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Did you know filing your Dutch tax return can be in your favor?
2019-10-30 | By J.C. Suurmond & zn. Tax Consultants
If you are living in a ‘new’ country the thought of having to sort tax matters out can feel like a pretty heavy burden. The fact that most information and tax forms are in Dutch does not help. But filing a Dutch tax return might be worth the effort and can actually be quite profitable. There are many tax deductions for expats which you can make use of. So even if you did not receive a notification from the Dutch Tax office it is smart to check if you should file a tax return. A tax return can be filed retrospectively up to five years back.
To save you time, money and worries you can seek advice of a tax adviser specialized in expat tax advice. This way you can also be sure that you are making use of all possible deductions applying in your personal situation. A good tax advisor will look at the bigger picture and not simply file your tax return as quick and cheap as possible. That way you will know what fiscal consequences you should take into account on a long term base and how you can structure things favourably.
How to gain maximum tax benefit
To give you a head start on reducing your tax liability here are some useful tips:
Planning of tax advantages:
This way you can optimize your situation by for example clustering expenses in one year or postponing or bringing forward investments. Think of:
- change of residency and employment
- education or training costs
- buying property
- financial support of children in education
- charity gifts
- and life insurance annuity payments.
Take advantage or your marital or civil status
If you are married or living together it can be profitable to check out whether you can get any tax advantage from this. If one partner is not working you can see if the non working spouse deduction applies to you.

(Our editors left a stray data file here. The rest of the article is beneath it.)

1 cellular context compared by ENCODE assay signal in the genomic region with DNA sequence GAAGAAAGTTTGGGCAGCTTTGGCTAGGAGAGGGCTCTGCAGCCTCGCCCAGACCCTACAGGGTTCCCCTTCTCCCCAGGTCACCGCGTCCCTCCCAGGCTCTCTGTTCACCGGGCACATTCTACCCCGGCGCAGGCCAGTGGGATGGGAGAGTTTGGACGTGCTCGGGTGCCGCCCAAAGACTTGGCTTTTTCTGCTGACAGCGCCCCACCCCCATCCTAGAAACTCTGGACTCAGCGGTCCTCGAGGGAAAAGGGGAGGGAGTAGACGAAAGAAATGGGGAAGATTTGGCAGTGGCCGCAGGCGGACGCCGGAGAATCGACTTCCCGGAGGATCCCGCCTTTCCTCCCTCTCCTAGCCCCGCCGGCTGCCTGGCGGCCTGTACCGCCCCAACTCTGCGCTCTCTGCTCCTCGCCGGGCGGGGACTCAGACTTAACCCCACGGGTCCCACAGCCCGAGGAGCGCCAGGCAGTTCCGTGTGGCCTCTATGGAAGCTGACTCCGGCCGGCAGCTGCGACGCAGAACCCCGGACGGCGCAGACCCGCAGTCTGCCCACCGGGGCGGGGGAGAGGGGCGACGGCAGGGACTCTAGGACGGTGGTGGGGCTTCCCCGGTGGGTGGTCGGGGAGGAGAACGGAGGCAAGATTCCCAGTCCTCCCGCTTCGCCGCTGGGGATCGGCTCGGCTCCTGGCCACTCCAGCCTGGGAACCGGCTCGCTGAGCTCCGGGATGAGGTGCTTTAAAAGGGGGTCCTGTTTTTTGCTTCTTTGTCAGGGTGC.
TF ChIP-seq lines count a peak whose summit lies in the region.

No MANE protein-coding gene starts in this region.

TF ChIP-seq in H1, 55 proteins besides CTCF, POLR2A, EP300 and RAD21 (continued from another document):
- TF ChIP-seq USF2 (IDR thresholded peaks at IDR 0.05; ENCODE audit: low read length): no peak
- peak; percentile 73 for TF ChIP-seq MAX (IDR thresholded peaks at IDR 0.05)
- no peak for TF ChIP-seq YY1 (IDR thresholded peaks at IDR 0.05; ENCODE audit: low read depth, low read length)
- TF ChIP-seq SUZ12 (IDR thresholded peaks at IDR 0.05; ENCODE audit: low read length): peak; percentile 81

Check if there is a chance you do qualify for the 30% ruling
If you are not under the 30% ruling it is worth the effort to find out if it would be applicable in your case. This is only the case if you did not live within 150 km of the Dutch border for at least 16 months before you signed the contract with your Dutch employer and your salary is at least € 37.743 (in 2019) taxable salary plus the 30 percent allowance. Also with the 30% ruling good tax planning ahead and seeking expert tax advice is wise.
Make sure you are aware of all tax liabilities
It is important to take notice of factors which can lead to Dutch tax liability and assessment on time to prevent tax claims plus interest and fines, like foreign assets and income. Especially if you already have the 30% ruling you should be aware of the consequences when it ends. (link to second article)
Make use of all sole trader tax breaks
If you or your partner are starting a business or already in business it is also a good thing to seek tax advice in an early stage. There are many tax breaks for the so called ‘eenmanszaak’ or sole traders, especially in the first 3-5 years. If your income is not that high yet it can be better to wait with officially starting a business and count the income generated as hobby or other income.
Which tax form do you need to file in your situation?
In the Netherlands there are several different tax forms. Here are some basics about when to apply which tax form.
M-form: for the year you have moved to the Netherlands you need to file an M-form. This form cannot be filed electronically, but you need to submit this on paper by 1 July. This is 2 months later than the deadline for electronic returns: 1 May. You can request for an extension though through your tax advisor.
There are two other tax forms that could apply to expats: the P-form and the C-form.
The P-form needs to be filed by resident taxpayers, i.e. if you live and work in the Netherlands, your worldwide assets will be taxed.
The C-form needs to be filed by non-resident taxpayers: people who do not live in the country, but have income or assets which are eligible for Dutch tax. If you are not able to file before 1 May, you can request an extension. An expat tax advisor can also do this for you.
The tax advisors of J.C. Suurmond & zn. Tax consultants have since 1986 helped many internationals with their taxes, leading to substantial tax refunds. In some cases we offer a no cure no pay service to optimise your tax refund.